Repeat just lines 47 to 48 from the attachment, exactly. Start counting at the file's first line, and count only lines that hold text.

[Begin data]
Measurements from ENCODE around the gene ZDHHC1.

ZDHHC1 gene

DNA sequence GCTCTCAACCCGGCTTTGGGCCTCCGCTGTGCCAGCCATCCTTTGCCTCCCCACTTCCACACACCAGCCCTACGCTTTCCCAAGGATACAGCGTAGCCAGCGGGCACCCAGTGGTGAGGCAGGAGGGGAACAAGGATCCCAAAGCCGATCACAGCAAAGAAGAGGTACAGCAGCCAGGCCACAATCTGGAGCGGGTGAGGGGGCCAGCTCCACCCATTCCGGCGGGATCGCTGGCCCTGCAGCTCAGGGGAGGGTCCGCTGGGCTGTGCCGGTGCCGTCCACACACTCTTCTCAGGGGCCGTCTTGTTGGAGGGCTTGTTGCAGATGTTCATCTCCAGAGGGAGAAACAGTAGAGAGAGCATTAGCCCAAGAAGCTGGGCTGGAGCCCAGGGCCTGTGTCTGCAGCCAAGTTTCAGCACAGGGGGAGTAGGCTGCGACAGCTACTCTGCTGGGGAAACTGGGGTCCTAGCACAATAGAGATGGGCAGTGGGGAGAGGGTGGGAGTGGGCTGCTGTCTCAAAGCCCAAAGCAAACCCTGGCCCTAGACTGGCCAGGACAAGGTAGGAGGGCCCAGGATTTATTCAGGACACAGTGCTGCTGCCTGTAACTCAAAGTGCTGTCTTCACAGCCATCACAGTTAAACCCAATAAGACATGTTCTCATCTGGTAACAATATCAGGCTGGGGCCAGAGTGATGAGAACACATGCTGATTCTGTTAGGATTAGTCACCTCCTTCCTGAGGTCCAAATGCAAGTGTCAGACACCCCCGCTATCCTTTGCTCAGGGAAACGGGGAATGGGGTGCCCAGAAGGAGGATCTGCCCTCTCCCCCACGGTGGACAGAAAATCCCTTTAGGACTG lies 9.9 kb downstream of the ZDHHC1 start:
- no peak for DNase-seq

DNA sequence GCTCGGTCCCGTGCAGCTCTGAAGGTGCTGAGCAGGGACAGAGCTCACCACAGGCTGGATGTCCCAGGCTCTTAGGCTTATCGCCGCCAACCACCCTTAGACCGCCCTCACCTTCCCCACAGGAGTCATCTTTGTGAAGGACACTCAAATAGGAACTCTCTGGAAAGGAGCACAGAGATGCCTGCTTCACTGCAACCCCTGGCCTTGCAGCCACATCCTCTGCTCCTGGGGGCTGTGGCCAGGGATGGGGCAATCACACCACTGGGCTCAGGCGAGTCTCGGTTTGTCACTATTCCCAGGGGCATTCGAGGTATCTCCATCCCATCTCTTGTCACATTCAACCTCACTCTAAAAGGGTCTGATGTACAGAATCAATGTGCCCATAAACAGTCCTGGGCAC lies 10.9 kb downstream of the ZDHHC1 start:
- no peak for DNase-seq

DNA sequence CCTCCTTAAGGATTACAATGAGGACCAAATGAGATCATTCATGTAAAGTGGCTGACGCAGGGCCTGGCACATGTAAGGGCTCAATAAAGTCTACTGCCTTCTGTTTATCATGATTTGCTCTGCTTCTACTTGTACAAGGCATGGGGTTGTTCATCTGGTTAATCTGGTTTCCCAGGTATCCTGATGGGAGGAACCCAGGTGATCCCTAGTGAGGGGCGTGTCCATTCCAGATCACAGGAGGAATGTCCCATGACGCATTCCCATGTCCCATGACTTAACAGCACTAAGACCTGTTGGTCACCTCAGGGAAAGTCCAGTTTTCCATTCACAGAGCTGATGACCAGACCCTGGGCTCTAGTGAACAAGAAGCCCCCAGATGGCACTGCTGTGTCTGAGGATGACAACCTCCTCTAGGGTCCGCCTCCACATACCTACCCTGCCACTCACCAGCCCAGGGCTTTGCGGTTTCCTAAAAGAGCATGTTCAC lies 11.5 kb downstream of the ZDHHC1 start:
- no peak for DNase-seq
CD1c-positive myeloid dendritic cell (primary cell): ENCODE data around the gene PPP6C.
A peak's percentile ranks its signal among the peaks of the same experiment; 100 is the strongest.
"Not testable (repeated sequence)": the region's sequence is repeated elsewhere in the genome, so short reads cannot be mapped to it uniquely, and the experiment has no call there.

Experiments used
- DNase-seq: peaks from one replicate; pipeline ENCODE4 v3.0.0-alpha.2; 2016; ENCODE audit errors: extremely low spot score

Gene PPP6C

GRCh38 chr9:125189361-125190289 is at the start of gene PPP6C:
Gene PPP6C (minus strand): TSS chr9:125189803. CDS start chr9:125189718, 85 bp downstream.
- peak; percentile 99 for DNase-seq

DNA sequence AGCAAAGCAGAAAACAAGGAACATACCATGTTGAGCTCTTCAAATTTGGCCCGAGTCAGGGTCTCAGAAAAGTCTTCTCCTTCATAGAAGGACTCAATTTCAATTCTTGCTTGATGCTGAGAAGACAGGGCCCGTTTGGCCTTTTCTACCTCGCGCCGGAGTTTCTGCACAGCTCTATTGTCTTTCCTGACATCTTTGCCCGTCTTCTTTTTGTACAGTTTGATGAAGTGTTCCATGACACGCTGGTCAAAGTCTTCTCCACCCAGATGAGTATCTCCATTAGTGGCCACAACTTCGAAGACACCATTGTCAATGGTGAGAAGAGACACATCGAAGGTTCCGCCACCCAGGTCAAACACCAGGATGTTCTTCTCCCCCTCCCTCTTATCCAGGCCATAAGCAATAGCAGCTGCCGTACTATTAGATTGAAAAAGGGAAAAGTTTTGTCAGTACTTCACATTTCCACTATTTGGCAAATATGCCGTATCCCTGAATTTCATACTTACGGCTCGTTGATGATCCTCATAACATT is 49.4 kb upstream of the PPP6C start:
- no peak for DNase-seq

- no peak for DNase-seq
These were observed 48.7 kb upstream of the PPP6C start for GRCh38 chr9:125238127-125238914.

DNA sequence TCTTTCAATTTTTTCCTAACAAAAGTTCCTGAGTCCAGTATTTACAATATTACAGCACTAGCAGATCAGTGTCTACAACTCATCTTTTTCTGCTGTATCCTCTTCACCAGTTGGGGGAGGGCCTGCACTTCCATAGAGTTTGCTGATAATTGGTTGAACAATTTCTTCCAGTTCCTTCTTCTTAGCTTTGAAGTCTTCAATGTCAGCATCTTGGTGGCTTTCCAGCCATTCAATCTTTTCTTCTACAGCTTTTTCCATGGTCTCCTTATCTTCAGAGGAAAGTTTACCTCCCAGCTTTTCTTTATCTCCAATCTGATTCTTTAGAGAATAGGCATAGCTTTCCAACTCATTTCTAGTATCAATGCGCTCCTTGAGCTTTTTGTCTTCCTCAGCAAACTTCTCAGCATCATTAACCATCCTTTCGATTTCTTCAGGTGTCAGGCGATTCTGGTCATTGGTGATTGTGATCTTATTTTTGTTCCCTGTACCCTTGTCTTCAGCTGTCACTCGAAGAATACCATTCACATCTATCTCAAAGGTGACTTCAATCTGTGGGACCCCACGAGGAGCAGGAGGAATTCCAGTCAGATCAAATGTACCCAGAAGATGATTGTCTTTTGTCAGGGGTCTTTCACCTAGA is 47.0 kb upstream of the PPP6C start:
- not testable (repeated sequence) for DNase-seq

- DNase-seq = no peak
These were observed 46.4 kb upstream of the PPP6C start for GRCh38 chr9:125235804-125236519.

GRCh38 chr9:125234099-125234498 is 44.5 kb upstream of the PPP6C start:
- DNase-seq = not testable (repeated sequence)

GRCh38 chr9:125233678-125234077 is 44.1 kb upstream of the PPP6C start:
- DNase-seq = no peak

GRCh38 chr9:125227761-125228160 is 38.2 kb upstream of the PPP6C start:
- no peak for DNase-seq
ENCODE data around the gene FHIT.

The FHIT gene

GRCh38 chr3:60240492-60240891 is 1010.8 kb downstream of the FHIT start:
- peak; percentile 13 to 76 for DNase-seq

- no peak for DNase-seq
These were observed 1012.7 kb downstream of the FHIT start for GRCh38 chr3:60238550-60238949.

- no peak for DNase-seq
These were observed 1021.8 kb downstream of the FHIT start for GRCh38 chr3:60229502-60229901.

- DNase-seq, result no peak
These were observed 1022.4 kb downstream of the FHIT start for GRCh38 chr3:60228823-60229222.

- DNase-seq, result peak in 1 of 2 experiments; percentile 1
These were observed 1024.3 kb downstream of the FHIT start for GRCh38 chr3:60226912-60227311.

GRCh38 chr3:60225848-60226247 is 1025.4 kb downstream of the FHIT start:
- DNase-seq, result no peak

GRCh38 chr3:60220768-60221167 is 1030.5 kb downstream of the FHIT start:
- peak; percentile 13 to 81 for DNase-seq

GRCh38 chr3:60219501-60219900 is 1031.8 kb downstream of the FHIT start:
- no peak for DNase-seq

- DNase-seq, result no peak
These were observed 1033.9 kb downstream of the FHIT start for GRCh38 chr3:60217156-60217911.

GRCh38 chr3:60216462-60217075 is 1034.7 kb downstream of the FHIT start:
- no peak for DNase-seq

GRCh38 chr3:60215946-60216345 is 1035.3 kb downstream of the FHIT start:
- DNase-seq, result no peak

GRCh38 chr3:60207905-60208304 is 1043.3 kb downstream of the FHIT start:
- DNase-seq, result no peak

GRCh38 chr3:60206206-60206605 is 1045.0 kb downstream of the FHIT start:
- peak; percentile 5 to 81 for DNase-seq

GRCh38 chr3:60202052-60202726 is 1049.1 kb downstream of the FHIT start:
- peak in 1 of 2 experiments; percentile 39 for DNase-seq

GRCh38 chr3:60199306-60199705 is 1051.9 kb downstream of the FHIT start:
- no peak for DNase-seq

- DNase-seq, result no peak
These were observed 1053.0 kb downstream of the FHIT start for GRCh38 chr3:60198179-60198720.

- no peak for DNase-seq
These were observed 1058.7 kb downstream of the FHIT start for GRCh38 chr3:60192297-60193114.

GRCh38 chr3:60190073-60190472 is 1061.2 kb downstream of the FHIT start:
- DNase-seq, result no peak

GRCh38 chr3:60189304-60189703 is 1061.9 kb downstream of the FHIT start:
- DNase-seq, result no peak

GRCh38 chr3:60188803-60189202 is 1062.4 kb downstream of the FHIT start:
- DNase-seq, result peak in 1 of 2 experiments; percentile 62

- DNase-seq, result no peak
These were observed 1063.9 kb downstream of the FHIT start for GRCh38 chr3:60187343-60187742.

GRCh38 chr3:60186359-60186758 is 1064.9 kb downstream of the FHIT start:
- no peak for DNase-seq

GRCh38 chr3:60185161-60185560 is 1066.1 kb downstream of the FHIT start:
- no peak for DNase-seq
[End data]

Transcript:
- peak; percentile 13 to 81 for DNase-seq

GRCh38 chr3:60219501-60219900 is 1031.8 kb downstream of the FHIT start: